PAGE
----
Dealing students “a card of destiny”

Shell Singapore Youth Science Festival (SSYSF), a national event jointly organised by Science Centre Singapore, the Science Teachers’ Association of Singapore and the Shell Companies in Singapore, concluded successfully on Tuesday, 22 May with an exciting Shell Science Fair.

Ever thought that hair could be a source of bio fuel? Or that we can possibly produce Hydrogen fuel from urine? These are just some of the unique and innovative sustainable energy solutions our youths have come up with in this International Year of Sustainable Energy as designated by the United Nations General Assembly! 

Science Centre Singapore's Chief Executive, A/Prof Lim Tit Meng posing with GOH Dr Tan Tin Wee and students from CHIJ St Nicholas Girls' School

Guest-of-Honour, Dr Tan Tin Wee, Associate Professor at the Department of Biochemistry in the National University of Singapore, was himself a Science Fair participant in 1978, then known as the Singapore Youth Science Fortnight. He was conferred the top team leader prize in the pre-U Chemistry section and he and his team won 3rd place in the Biology Section.

Dr Tan remarked, “Since 1969, Shell has had an unbroken record of faithfully sponsoring first the biennial Science Fair, initiated by the Science Teachers Association of Singapore. From 1978, incorporated as a key event of the larger Singapore Youth Science Fortnight jointly organized by STAS and the then newly built Singapore Science Centre on an annual basis, till today’s SSYS Festival that bears the Shell name, Science Fair continues to excite me as I walked the aisle of fantastic exhibits presented by eager young students today.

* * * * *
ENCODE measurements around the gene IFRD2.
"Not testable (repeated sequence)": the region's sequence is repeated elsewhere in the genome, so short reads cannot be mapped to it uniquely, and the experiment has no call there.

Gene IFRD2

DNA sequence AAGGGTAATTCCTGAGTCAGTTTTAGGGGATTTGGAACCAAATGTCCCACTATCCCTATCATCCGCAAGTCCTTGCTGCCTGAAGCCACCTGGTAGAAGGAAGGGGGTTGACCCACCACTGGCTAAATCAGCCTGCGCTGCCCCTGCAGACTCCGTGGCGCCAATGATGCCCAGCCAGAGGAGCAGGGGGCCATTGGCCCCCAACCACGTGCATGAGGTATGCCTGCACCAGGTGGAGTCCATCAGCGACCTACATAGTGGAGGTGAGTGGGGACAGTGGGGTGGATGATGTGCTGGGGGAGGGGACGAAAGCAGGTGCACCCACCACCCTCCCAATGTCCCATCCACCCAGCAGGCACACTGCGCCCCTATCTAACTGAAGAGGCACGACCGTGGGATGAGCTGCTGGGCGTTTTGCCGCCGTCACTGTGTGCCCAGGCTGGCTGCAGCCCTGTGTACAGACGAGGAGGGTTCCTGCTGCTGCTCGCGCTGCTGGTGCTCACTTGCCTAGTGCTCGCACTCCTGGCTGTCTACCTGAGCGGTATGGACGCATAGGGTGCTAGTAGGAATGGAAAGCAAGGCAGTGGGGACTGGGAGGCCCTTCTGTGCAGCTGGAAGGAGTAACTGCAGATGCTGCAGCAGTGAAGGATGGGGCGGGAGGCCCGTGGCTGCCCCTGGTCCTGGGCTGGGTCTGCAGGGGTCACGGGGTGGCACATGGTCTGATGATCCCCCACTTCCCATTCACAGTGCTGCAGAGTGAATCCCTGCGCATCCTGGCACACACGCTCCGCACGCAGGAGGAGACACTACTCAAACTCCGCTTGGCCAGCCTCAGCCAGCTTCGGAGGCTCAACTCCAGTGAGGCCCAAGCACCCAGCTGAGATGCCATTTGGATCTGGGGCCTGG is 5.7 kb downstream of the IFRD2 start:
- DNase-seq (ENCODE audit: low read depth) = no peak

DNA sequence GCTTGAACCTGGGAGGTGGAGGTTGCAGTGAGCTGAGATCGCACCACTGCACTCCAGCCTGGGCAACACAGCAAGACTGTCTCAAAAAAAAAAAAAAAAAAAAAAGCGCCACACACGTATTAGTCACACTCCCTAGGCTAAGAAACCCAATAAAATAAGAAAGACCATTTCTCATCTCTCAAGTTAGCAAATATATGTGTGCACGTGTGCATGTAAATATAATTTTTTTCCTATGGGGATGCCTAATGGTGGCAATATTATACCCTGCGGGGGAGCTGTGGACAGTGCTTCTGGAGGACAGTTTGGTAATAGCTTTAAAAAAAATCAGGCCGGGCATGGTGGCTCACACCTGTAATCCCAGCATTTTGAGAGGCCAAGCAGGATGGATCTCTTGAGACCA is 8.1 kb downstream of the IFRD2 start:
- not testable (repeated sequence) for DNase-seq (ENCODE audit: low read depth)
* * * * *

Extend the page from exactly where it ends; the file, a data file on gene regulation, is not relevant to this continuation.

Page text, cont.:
As one of the young impressionable youths benefitting from the unflagging enthusiasm of our science teachers and the organizational skill of many generations of Science Centre officials, some of whom like Clarence Sirisena, are still working after more than 35 years with the Centre, with support of generous and loyal donor, Shell, I am truly grateful for the opportunity to participate in Science Fair.

Dr Tan viewing a poster presentation

As I thumb through the 35-year old 1978 SYSF brochure which I have managed to preserve through these years, I immediately spot a generation of today’s leaders in Science, Medicine, Engineering and Technology – Peter Ng of the Raffles Museum, Caroline Lee from the National Cancer Centre, Chou Ning and Yeo Tseng Tsai neurosurgeons at NUH, Chan Shih Ping of DSTA, Philip Karuman, clinician scientist PhD from Harvard, Mahesh Choolani, Ong Biauw Chi, clinician scientist, Nicholas Tay, science administrator, Wong WengFai, computer scientist, S Subbiah, biophysicist, Stanford University, Nadya Polunin, Radiologist, Kee Kirk Chin, CEO of a pharmaceutical company, Ma Hui Hsing, technology venture capitalist, Tan Eng Pheng, computer scientist senior director IDA Ong Chong Tee, financial economist at MAS Lim Mun Moon, pharmacist, the list goes on…

Indeed, they, like me, can trace their successful careers to their early exposure and experience with such science events, including the popular and keenly contested Science and Industry Quiz screened annually on TV.

The social impact to Singapore’s scientific and technological progress is truly immense and incalculable. The government through its
pro-science policies implemented through various ministries, including Ministry of Education and the defunct Ministry of Science and Technology, has indeed dealt our generation of students a card of destiny. They would do well to continue driving such policies forward to ensure a continued supply of home-grown talent able to contribute not just to Singapore alone but also to the region and globally.”

Science Centre Singapore warmly thanks Dr Tan Tin Wee for his insightful sharing and hopes to continue deepening its imprint in the lives of students, dealing them “a card of destiny” through events like the Secondary & Pre-University Shell Science Fair 2012, made possible only through the generous partnership with Shell Singapore.

The Shell Science Fair aims to accomplish the following: promote scientific study through investigative-type projects in science and mathematics; encourage the use of creative and innovative methods in problem solving; and heighten students’ awareness and generate their interest in science and mathematics research and technology development.

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